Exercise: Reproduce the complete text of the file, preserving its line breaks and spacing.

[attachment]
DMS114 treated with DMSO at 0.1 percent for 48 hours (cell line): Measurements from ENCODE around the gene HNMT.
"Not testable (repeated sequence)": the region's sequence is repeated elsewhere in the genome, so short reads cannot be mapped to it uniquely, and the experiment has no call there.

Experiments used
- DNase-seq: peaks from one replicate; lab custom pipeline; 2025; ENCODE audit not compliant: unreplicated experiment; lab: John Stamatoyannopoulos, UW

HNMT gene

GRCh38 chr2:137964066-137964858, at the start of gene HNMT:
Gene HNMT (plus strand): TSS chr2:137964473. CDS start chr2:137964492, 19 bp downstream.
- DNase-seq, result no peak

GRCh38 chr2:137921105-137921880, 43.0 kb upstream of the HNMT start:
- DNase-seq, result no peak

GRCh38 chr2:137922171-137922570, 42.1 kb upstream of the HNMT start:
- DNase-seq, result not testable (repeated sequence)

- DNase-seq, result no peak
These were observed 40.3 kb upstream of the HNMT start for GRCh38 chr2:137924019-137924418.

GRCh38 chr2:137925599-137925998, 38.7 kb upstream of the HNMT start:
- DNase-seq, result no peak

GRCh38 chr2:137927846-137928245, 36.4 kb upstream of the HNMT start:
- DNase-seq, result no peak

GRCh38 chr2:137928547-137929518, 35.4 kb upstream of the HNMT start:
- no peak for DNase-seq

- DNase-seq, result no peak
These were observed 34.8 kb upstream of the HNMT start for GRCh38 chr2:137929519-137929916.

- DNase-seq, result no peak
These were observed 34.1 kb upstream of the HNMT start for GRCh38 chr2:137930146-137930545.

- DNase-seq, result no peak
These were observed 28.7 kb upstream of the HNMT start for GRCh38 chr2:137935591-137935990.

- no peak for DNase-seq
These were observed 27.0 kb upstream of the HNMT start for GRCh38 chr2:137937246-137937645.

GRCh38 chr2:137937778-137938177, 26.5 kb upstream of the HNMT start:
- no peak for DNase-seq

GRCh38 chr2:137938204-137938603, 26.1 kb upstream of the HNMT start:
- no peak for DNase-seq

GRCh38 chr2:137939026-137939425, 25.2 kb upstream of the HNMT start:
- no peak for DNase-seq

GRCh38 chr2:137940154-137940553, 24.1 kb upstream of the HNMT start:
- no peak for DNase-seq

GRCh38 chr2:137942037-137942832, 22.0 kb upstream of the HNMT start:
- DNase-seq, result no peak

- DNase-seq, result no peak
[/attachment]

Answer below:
DMS114 treated with DMSO at 0.1 percent for 48 hours (cell line): Measurements from ENCODE around the gene HNMT.
"Not testable (repeated sequence)": the region's sequence is repeated elsewhere in the genome, so short reads cannot be mapped to it uniquely, and the experiment has no call there.

Experiments used
- DNase-seq: peaks from one replicate; lab custom pipeline; 2025; ENCODE audit not compliant: unreplicated experiment; lab: John Stamatoyannopoulos, UW

HNMT gene

GRCh38 chr2:137964066-137964858, at the start of gene HNMT:
Gene HNMT (plus strand): TSS chr2:137964473. CDS start chr2:137964492, 19 bp downstream.
- DNase-seq, result no peak

GRCh38 chr2:137921105-137921880, 43.0 kb upstream of the HNMT start:
- DNase-seq, result no peak

GRCh38 chr2:137922171-137922570, 42.1 kb upstream of the HNMT start:
- DNase-seq, result not testable (repeated sequence)

- DNase-seq, result no peak
These were observed 40.3 kb upstream of the HNMT start for GRCh38 chr2:137924019-137924418.

GRCh38 chr2:137925599-137925998, 38.7 kb upstream of the HNMT start:
- DNase-seq, result no peak

GRCh38 chr2:137927846-137928245, 36.4 kb upstream of the HNMT start:
- DNase-seq, result no peak

GRCh38 chr2:137928547-137929518, 35.4 kb upstream of the HNMT start:
- no peak for DNase-seq

- DNase-seq, result no peak
These were observed 34.8 kb upstream of the HNMT start for GRCh38 chr2:137929519-137929916.

- DNase-seq, result no peak
These were observed 34.1 kb upstream of the HNMT start for GRCh38 chr2:137930146-137930545.

- DNase-seq, result no peak
These were observed 28.7 kb upstream of the HNMT start for GRCh38 chr2:137935591-137935990.

- no peak for DNase-seq
These were observed 27.0 kb upstream of the HNMT start for GRCh38 chr2:137937246-137937645.

GRCh38 chr2:137937778-137938177, 26.5 kb upstream of the HNMT start:
- no peak for DNase-seq

GRCh38 chr2:137938204-137938603, 26.1 kb upstream of the HNMT start:
- no peak for DNase-seq

GRCh38 chr2:137939026-137939425, 25.2 kb upstream of the HNMT start:
- no peak for DNase-seq

GRCh38 chr2:137940154-137940553, 24.1 kb upstream of the HNMT start:
- no peak for DNase-seq

GRCh38 chr2:137942037-137942832, 22.0 kb upstream of the HNMT start:
- DNase-seq, result no peak

- DNase-seq, result no peak